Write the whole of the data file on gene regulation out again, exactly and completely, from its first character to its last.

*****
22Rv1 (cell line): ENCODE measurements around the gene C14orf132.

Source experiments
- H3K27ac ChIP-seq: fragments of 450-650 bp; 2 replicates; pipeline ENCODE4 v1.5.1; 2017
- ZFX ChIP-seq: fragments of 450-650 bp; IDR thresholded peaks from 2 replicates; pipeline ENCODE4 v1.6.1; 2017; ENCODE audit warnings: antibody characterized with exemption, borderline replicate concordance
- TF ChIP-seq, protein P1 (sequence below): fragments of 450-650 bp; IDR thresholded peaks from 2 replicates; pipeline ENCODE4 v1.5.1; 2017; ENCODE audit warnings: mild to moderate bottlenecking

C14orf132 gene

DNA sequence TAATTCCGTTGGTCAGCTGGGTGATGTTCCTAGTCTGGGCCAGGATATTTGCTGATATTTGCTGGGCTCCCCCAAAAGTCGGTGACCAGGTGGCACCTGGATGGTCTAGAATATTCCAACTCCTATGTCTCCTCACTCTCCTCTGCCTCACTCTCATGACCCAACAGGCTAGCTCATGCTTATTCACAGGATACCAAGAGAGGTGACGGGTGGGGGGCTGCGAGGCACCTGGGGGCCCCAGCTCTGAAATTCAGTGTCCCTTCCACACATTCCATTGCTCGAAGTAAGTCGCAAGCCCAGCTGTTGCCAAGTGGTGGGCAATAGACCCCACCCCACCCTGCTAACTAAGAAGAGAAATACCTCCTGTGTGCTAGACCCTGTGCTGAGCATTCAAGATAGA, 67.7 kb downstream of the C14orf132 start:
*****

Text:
22Rv1 (cell line): ENCODE measurements around the gene C14orf132.

Source experiments
- H3K27ac ChIP-seq: fragments of 450-650 bp; 2 replicates; pipeline ENCODE4 v1.5.1; 2017
- ZFX ChIP-seq: fragments of 450-650 bp; IDR thresholded peaks from 2 replicates; pipeline ENCODE4 v1.6.1; 2017; ENCODE audit warnings: antibody characterized with exemption, borderline replicate concordance
- TF ChIP-seq, protein P1 (sequence below): fragments of 450-650 bp; IDR thresholded peaks from 2 replicates; pipeline ENCODE4 v1.5.1; 2017; ENCODE audit warnings: mild to moderate bottlenecking

C14orf132 gene

DNA sequence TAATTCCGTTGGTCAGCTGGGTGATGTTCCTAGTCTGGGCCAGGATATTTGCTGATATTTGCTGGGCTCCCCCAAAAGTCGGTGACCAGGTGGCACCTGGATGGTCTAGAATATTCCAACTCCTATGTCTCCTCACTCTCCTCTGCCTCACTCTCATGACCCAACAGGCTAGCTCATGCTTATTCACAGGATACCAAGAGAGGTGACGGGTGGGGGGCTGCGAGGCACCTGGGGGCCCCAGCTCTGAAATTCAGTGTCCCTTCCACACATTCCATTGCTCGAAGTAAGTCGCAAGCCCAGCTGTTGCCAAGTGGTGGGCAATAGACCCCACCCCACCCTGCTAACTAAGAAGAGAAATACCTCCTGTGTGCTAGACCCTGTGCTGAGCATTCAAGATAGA, 67.7 kb downstream of the C14orf132 start: